Earth Imaging Journal: Remote Sensing, Satellite Images, Satellite Imagery
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WISA Woodsat is a 10x10x10 centimeter “CubeSat,” a type of nanosatellite built up from standardised boxes, but with surface panels made from plywood. Woodsat’s only non-wooden external parts are corner aluminium rails used for its deployment into space plus a metal selfie stick.

The mission was initiated by Jari Makinen, Finnish writer and broadcaster. He co-founded a company called Arctic Astronautics, which markets fully functional replicas of orbit-ready CubeSats for education, training and hobby purposes. “I’ve always enjoyed making model planes, involving a lot of wooden parts. Having worked in the space education field, this got me wondering; why don’t we fly any wooden materials in space?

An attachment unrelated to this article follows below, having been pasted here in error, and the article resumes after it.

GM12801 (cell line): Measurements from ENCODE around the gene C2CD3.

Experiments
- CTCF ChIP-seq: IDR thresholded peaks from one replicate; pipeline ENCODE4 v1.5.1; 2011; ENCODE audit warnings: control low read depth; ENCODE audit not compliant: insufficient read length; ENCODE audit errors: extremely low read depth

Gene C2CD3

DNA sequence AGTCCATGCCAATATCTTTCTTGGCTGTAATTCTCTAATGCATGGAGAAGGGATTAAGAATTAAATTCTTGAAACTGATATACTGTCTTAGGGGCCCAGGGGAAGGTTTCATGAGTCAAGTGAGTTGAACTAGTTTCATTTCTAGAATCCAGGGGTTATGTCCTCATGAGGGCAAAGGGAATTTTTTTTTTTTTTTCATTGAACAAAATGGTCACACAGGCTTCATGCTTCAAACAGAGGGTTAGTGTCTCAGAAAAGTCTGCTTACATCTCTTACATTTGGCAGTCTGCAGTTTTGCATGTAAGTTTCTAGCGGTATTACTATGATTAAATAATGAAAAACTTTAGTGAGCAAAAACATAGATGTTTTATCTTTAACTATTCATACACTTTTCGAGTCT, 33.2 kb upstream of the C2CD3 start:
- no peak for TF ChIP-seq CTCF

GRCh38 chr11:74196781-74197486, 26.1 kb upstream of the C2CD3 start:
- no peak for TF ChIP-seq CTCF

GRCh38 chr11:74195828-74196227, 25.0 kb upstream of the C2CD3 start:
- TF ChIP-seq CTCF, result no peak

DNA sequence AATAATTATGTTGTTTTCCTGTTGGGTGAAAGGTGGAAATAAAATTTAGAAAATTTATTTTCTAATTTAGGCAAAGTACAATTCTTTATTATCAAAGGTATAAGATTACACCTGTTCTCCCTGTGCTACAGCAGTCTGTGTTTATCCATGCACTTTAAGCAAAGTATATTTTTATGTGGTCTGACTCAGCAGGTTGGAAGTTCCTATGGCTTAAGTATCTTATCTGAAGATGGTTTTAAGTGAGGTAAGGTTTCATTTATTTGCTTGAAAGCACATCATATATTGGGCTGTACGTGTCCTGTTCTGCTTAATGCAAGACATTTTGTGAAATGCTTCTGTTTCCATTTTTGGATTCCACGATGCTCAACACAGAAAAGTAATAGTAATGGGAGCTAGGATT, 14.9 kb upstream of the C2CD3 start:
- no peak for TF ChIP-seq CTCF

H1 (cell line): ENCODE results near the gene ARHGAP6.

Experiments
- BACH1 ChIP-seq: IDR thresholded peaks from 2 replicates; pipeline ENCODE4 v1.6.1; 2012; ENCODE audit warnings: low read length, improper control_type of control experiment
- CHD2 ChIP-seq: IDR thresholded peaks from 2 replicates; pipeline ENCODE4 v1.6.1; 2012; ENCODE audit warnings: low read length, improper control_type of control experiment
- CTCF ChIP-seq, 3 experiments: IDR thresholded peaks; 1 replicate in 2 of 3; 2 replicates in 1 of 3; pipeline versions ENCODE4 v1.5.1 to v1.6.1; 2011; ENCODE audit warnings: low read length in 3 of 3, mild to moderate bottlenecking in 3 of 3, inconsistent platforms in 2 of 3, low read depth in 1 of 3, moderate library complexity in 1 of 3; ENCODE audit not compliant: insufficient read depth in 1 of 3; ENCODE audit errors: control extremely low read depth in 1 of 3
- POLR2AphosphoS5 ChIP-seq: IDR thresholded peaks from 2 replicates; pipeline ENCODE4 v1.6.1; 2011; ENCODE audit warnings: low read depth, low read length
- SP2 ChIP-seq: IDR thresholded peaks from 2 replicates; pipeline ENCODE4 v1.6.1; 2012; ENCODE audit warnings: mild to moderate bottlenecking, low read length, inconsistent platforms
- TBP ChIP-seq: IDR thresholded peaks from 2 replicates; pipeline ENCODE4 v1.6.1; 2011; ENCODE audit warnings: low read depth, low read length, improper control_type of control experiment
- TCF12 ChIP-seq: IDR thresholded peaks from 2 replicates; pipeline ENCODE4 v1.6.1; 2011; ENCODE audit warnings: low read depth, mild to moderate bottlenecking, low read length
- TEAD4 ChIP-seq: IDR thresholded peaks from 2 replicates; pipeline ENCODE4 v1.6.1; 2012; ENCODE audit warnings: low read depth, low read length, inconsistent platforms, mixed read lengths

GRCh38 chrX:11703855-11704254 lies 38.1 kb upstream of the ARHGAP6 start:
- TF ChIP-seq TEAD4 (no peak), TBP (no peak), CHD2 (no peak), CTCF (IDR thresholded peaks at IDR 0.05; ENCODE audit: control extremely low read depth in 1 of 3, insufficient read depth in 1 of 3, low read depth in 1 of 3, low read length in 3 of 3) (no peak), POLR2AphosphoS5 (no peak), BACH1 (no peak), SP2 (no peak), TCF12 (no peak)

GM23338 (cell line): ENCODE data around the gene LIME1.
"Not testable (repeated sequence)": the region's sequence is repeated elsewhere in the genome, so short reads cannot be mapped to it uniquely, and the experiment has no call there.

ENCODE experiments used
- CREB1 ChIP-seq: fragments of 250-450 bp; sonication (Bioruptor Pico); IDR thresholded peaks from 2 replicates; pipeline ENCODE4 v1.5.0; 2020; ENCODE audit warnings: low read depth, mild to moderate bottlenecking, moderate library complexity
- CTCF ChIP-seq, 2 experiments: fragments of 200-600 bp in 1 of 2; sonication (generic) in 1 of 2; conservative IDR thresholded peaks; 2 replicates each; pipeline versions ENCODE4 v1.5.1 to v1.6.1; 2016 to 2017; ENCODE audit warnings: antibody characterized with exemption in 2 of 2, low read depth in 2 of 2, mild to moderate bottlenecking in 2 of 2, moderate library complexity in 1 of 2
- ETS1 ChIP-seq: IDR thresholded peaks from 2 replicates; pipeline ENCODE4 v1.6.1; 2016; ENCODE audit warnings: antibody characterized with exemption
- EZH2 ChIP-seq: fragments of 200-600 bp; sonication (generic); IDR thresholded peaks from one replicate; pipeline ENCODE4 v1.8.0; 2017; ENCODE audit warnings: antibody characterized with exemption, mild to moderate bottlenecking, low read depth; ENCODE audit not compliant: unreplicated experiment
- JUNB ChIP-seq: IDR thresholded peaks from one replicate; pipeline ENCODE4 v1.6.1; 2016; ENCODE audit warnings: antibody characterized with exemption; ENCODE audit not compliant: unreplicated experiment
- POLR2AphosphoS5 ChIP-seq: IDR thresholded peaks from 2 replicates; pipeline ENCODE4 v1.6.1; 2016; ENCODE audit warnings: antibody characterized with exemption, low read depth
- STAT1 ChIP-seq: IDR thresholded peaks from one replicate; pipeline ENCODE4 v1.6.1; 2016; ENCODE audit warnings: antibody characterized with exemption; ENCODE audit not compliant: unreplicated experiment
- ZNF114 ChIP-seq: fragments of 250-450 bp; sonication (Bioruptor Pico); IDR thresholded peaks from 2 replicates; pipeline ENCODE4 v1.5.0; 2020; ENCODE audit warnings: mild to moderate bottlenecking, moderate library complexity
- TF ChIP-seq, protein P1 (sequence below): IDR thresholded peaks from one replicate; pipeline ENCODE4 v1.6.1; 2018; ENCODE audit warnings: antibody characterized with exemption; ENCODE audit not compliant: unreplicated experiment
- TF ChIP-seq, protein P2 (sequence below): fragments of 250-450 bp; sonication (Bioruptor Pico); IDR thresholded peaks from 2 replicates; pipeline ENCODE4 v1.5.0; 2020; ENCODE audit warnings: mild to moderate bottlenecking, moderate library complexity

“So I had the idea first of all to fly a wooden satellite up to the stratosphere, aboard a weather balloon. That happened in 2017, with a wooden version of KitSat. That having gone well, we decided to upgrade it and actually go into orbit. From there the project just snowballed: we found commercial backing, and secured a berth on an Electron launcher from Rocket Lab in New Zealand.”

Woodsat is due to launch before the end of 2021.

Image Credit: Arctic Astronautics 

 

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